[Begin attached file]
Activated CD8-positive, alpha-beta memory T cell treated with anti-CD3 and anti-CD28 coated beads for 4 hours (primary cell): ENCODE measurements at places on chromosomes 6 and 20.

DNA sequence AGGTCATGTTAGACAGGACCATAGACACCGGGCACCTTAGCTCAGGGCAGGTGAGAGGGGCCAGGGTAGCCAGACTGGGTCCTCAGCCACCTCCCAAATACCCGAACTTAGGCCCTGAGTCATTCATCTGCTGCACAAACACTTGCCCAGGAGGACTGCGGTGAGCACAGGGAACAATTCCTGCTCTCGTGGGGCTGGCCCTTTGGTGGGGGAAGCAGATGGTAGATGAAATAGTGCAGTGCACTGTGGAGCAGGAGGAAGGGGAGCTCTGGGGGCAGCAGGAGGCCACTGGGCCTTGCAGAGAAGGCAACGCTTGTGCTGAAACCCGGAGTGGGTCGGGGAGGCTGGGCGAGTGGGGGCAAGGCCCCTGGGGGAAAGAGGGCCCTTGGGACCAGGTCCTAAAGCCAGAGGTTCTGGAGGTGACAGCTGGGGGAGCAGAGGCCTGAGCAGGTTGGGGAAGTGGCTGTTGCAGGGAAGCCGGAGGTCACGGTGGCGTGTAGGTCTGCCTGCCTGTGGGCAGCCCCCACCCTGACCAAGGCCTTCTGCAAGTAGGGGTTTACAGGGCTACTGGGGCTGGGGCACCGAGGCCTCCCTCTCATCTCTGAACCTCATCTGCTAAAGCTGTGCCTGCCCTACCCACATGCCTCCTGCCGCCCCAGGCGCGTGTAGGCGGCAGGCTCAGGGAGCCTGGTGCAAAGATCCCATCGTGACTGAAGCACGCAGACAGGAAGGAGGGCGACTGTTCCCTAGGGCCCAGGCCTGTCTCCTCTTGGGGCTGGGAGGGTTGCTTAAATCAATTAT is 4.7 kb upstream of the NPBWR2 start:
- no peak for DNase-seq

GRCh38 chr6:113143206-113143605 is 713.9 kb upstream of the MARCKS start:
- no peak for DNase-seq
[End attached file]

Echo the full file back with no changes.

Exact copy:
Activated CD8-positive, alpha-beta memory T cell treated with anti-CD3 and anti-CD28 coated beads for 4 hours (primary cell): ENCODE measurements at places on chromosomes 6 and 20.

DNA sequence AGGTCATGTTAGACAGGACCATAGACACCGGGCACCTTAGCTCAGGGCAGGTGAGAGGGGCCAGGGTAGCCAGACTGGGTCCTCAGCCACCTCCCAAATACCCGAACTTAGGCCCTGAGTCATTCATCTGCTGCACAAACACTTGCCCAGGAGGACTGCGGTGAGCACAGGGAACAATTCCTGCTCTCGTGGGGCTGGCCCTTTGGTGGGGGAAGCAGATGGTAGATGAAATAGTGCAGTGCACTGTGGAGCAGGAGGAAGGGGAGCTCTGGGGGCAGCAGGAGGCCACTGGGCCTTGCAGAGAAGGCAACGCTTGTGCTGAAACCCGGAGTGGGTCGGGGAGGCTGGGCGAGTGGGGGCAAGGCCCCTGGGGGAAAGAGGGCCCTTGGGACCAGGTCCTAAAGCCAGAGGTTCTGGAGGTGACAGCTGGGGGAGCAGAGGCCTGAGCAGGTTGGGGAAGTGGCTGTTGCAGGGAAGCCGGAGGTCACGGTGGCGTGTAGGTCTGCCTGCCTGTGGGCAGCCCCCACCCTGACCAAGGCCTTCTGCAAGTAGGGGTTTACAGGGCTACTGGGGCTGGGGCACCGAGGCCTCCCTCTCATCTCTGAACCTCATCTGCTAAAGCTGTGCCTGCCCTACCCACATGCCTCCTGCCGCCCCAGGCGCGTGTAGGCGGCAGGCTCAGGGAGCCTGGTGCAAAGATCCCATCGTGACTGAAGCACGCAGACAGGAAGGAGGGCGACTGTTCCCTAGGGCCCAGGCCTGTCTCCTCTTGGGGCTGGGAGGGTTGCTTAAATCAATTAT is 4.7 kb upstream of the NPBWR2 start:
- no peak for DNase-seq

GRCh38 chr6:113143206-113143605 is 713.9 kb upstream of the MARCKS start:
- no peak for DNase-seq